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Thread: Process running

  1. #1
    AdSpeed.com Son Nguyen's Avatar
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    Process running

    Hi,

    On a shared host, I was wondering which command let you know who (site) is running httpd and not just under the general account ("web" or "nobody")? Or how a host knows how much resources a site is using. I've checked: "top", "ps -aux" but none prodvided the wanted info.

    Thanks
    - Son Nguyen
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  2. #2
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    Son,
    Not sure I understand what you are asking but if they are on a running apache httpd will be running globally for the users. Im not sure if you want to know which sites are running httpd. What are you asking?

  3. #3
    Making a better wheel silver trophy DR_LaRRY_PEpPeR's Avatar
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    i think he wants to know which httpd process is servicing which site/account. how do hosts tell how many resources a certain site is using when all httpd processes are running as nobody?

    i'd like to know this too.
    Last edited by DR_LaRRY_PEpPeR; Mar 25, 2002 at 20:58.
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  4. #4
    AdSpeed.com Son Nguyen's Avatar
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    There we go DR_LaRRY_PEpPeR
    - Son Nguyen
    AdSpeed.com - Ad Serving and Ad Management Made Easy

  5. #5
    SitePoint Wizard silver trophy Karl's Avatar
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    Ahhh, we have many magical spell and incantations to work those things out What we usually do if Apache looks more loaded than normal is look at the Apache server-status screen so we can see what Apache thread is serving what site - pretty handy.
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    AdSpeed.com Son Nguyen's Avatar
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    Thanks Karl,

    Could you give me a little bit more details? (like what command or a screenshot) so I could try with my server?

    Thanks
    - Son Nguyen
    AdSpeed.com - Ad Serving and Ad Management Made Easy

  7. #7
    SitePoint Wizard silver trophy Karl's Avatar
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    I am assuming it's Apache? If so then open the httpd.conf (if you don't know where it is type: locate httpd.conf) Look for an entry /server-status and enable it, also enabled ExtendedStatus as well, restart Apache, then go to your server IP with /server-status on the end and you should have a report in front of you of what requests Apache is processing.
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  8. #8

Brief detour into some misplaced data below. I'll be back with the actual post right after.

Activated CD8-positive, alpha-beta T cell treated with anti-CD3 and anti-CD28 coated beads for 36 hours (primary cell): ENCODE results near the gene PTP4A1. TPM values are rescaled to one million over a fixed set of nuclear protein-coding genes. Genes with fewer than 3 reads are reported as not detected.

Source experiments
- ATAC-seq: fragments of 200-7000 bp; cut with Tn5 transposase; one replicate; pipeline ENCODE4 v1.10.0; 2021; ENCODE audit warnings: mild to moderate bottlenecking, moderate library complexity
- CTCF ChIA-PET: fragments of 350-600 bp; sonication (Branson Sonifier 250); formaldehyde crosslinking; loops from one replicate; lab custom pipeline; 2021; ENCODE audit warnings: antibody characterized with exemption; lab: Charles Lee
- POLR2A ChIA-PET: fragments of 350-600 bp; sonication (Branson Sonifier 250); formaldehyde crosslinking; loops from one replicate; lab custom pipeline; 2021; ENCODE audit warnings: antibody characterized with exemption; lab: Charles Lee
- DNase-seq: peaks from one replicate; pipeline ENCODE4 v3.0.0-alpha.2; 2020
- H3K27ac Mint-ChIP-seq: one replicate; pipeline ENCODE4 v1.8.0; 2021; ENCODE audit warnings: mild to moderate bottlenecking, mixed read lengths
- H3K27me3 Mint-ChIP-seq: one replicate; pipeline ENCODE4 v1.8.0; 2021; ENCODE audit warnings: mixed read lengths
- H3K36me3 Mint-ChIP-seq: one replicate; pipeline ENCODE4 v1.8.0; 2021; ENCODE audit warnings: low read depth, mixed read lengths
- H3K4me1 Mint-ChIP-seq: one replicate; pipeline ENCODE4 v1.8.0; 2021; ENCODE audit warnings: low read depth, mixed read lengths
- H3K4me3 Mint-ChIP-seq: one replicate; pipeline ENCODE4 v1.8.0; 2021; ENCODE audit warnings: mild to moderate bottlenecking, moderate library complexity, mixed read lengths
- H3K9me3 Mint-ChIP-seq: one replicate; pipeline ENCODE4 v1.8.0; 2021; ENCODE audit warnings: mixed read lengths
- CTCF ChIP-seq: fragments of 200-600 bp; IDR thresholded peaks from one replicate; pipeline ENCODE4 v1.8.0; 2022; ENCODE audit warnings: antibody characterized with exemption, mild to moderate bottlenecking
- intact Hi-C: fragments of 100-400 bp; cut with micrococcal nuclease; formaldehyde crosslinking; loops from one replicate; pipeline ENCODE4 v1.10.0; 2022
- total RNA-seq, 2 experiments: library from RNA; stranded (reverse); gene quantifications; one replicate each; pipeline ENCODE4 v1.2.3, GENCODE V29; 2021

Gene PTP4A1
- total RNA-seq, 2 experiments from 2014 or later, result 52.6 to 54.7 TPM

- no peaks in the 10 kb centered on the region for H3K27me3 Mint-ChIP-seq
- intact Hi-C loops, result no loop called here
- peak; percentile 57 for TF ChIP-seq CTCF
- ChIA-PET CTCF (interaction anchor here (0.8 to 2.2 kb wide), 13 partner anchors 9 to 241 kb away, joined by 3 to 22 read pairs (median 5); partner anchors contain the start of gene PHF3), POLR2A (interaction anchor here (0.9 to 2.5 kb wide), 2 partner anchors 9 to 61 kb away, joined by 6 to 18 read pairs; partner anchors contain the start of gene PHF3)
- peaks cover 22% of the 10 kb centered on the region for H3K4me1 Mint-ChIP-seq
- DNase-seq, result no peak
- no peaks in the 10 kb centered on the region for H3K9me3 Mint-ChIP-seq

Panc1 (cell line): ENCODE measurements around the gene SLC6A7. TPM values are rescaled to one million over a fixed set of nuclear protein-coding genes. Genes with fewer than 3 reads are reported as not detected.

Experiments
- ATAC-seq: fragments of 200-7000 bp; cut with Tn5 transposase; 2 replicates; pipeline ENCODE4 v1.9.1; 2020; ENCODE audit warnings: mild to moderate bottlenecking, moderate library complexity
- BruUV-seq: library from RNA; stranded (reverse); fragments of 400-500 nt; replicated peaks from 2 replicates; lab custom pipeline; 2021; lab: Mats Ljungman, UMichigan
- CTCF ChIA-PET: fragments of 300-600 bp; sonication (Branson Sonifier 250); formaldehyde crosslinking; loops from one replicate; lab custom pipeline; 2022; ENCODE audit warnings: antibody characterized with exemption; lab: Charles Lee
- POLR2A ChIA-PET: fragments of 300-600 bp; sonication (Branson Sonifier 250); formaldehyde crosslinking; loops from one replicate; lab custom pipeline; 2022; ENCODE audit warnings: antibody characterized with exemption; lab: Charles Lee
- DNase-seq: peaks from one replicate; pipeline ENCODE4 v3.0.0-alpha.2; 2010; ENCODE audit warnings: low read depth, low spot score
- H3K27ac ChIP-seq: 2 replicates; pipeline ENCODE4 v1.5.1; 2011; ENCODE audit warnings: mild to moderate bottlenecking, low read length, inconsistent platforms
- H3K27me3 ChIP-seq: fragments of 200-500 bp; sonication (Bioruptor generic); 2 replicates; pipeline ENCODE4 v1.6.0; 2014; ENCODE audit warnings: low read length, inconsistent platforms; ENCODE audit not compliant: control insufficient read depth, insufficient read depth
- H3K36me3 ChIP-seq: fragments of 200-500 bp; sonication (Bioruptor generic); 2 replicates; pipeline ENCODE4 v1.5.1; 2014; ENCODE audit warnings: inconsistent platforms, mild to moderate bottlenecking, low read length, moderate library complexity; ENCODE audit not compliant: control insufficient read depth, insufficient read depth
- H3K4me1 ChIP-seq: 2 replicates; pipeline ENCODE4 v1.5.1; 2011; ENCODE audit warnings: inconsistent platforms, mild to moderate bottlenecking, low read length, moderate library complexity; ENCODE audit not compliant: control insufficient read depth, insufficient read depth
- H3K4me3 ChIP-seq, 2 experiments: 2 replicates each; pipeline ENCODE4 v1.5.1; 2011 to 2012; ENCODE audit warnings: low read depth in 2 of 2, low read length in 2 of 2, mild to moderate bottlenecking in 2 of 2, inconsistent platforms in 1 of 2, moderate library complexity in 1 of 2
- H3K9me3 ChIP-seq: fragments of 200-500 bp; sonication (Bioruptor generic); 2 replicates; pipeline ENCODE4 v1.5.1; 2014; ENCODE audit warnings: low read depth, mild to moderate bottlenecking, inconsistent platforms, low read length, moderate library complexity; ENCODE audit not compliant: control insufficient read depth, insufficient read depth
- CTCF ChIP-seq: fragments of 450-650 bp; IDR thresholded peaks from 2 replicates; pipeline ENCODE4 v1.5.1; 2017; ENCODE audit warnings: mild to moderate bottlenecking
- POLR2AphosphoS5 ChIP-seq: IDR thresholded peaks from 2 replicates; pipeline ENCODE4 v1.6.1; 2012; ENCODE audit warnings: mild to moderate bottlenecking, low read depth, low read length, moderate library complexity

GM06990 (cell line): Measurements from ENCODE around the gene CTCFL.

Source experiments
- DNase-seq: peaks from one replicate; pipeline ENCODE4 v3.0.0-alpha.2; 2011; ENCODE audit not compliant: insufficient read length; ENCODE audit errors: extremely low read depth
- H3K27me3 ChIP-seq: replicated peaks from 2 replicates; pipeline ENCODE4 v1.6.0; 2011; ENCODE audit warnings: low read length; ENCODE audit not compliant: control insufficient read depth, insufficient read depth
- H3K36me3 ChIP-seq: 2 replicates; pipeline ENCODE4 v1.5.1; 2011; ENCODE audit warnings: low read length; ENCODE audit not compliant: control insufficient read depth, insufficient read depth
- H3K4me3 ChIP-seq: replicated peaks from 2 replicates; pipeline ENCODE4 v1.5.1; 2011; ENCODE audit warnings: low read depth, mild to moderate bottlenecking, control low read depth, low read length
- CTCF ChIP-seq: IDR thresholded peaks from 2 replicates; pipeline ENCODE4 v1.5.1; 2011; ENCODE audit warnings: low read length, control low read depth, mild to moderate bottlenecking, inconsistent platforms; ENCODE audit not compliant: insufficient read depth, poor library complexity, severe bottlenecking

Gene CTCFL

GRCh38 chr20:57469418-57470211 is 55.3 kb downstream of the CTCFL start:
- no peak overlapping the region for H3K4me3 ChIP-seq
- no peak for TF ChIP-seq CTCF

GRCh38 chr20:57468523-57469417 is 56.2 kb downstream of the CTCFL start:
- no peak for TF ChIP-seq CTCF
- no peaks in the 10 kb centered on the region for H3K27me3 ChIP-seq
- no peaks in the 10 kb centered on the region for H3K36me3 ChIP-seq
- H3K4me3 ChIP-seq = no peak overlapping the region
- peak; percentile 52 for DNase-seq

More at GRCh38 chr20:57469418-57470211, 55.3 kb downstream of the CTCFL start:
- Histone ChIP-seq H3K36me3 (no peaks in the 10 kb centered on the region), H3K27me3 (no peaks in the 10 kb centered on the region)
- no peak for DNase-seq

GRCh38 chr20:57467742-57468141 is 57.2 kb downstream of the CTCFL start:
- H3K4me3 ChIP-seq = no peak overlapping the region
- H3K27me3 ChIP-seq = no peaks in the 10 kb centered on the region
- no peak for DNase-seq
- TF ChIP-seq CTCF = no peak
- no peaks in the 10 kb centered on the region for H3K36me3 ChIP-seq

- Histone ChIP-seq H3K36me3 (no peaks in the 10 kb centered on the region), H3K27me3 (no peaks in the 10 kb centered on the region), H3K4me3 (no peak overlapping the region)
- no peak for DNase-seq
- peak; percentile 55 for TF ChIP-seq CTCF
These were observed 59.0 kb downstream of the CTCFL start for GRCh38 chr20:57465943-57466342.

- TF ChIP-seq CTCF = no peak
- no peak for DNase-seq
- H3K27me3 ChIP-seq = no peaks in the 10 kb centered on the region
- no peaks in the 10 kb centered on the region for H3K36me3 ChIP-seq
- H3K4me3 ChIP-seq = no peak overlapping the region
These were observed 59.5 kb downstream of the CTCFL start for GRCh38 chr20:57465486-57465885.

Are you ready for BSD? Marshall's Avatar
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    Apache's processes handle requests in a round-robin fashion -- no particular process is dedicated to any particular virtual host. If you'd like to view and limit bandwidth per virtual host take a look @ mod_throttle. Another useful source of information on resource usage is Apache's log files, which will (usually) show all requests made to a particular Apache server instance. Open source applications such as Analog can be used to dynamically generate stats for particular domains at specified intervals. If you prefer pretty graphics you can buy an application such as WebTrends which, additionally, can process log files in a number of different server log formats.

    - Marshall

    Aside: Congrats to Larry on becoming a Mentor :-)
    Last edited by Marshall; Mar 26, 2002 at 21:29.

  9. #9
    Making a better wheel silver trophy DR_LaRRY_PEpPeR's Avatar
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    thanks for the info Karl and Marshall! i actually wondered if server-status could be used for this.

    and thanks to Marshall again.

  10. #10
    SitePoint Wizard silver trophy Karl's Avatar
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    mod_bytes-log Is another way that a lot of hosts use for measuring data transfer used by virtual hosts, its the way CPanel works and it seems to work pretty well for Apache.
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  11. #11
    Making a better wheel silver trophy DR_LaRRY_PEpPeR's Avatar
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    how can you get mod_log_bytes (i think that's the module name)? does it only come with Cpanel?

  12. #12
    SitePoint Wizard silver trophy Karl's Avatar
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    My bad, it's actually mod_log_bytes and to be honest I have no idea where you can get it from, it could well be CPanel Specific. I haven't actually looked what our newer servers use to measure the Apache traffic but I have a feeling that it's mod_throttle.
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  13. #13
    Making a better wheel silver trophy DR_LaRRY_PEpPeR's Avatar
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    yeah i searched and couldn't find it. i guess you could rig up your own bytes-log, using Apache's regular logging features, with just the bytes sent for each request (without the IP, request, response codes, etc.)? get what i mean? the only problem i can think of off-hand with that is you'd have "-" for the bytes sent on 304, etc. responses.


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